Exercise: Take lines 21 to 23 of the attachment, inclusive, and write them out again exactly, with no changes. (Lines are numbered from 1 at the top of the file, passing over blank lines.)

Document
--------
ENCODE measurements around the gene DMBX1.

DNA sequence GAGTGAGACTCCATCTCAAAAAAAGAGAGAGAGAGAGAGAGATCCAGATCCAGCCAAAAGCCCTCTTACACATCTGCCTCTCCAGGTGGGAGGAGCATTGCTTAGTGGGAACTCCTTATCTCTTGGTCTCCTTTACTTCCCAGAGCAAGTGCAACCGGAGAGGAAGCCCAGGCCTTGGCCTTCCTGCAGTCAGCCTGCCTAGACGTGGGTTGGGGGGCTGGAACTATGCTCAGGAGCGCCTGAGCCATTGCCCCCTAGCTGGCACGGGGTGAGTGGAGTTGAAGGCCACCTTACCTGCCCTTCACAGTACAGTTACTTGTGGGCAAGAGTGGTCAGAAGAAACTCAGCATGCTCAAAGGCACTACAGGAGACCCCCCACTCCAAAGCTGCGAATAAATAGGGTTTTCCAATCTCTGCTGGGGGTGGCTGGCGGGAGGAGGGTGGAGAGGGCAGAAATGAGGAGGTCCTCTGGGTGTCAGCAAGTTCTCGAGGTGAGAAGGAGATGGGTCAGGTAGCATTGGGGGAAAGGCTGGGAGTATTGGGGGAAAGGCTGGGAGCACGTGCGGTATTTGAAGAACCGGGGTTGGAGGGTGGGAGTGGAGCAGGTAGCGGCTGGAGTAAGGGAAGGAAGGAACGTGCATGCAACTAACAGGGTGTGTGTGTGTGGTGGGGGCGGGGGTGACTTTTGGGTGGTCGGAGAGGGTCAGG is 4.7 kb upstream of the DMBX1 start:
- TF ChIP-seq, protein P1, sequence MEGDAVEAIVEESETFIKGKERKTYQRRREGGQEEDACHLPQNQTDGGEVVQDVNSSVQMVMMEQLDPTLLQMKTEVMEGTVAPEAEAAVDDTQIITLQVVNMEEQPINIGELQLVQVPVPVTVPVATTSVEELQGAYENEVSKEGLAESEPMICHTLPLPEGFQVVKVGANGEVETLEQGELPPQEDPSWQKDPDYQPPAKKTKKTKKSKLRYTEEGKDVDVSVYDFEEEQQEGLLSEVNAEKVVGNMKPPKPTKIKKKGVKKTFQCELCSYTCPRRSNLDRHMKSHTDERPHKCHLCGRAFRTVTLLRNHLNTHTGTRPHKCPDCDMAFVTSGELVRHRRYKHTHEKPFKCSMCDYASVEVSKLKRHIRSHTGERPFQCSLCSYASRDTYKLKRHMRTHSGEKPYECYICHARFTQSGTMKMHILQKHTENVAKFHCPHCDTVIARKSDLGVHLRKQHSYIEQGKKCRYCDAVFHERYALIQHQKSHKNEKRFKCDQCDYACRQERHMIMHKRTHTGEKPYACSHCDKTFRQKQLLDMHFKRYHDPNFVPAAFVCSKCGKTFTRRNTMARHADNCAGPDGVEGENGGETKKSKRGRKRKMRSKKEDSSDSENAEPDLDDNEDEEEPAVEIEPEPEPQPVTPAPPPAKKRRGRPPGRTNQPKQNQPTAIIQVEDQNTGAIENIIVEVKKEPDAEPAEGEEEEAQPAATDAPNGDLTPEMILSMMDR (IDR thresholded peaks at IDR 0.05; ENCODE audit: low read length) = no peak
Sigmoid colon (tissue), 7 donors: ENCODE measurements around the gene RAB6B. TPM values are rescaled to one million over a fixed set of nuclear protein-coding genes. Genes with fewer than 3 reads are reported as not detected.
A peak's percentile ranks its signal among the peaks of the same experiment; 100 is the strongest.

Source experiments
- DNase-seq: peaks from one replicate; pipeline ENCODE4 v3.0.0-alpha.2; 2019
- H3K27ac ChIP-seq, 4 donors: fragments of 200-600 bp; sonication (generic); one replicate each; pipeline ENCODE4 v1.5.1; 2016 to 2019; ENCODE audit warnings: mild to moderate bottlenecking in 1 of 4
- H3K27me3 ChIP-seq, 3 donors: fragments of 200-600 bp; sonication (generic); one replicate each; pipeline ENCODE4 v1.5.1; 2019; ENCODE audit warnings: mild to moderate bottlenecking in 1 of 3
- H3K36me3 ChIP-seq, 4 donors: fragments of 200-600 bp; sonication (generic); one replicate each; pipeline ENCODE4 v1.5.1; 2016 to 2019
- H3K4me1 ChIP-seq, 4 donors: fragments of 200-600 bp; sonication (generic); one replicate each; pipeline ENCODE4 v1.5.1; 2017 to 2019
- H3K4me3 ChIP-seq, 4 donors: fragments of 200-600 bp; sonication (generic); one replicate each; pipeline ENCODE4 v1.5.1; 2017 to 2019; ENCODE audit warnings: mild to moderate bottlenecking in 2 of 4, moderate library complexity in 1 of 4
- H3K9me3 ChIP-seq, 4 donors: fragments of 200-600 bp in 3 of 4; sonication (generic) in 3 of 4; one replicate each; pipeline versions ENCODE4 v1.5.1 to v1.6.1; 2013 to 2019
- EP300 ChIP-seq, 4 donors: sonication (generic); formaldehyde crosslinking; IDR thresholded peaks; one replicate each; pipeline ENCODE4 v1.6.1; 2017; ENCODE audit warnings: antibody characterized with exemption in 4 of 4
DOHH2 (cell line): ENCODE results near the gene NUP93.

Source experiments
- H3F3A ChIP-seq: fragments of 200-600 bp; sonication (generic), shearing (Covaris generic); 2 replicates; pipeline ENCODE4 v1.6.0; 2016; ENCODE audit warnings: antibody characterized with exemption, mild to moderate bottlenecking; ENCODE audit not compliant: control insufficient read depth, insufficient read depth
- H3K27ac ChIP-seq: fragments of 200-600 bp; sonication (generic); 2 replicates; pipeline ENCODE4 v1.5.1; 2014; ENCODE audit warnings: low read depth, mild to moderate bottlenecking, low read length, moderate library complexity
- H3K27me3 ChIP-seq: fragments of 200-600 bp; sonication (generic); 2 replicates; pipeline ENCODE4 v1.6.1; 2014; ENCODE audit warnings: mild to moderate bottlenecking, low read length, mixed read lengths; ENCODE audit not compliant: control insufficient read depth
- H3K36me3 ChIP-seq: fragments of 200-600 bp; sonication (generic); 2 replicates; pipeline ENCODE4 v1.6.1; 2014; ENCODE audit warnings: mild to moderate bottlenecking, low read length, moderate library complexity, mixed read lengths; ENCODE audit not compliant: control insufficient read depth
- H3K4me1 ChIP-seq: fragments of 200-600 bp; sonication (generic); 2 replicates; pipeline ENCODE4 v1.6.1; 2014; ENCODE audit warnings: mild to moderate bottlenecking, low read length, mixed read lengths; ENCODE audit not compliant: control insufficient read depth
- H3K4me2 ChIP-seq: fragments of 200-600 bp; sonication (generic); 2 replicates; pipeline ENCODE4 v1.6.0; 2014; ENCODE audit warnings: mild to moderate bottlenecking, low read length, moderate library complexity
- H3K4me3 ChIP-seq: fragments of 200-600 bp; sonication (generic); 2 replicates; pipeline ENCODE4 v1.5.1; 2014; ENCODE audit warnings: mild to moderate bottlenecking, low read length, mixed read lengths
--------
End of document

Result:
- H3K4me1 ChIP-seq: fragments of 200-600 bp; sonication (generic); 2 replicates; pipeline ENCODE4 v1.6.1; 2014; ENCODE audit warnings: mild to moderate bottlenecking, low read length, mixed read lengths; ENCODE audit not compliant: control insufficient read depth
- H3K4me2 ChIP-seq: fragments of 200-600 bp; sonication (generic); 2 replicates; pipeline ENCODE4 v1.6.0; 2014; ENCODE audit warnings: mild to moderate bottlenecking, low read length, moderate library complexity
- H3K4me3 ChIP-seq: fragments of 200-600 bp; sonication (generic); 2 replicates; pipeline ENCODE4 v1.5.1; 2014; ENCODE audit warnings: mild to moderate bottlenecking, low read length, mixed read lengths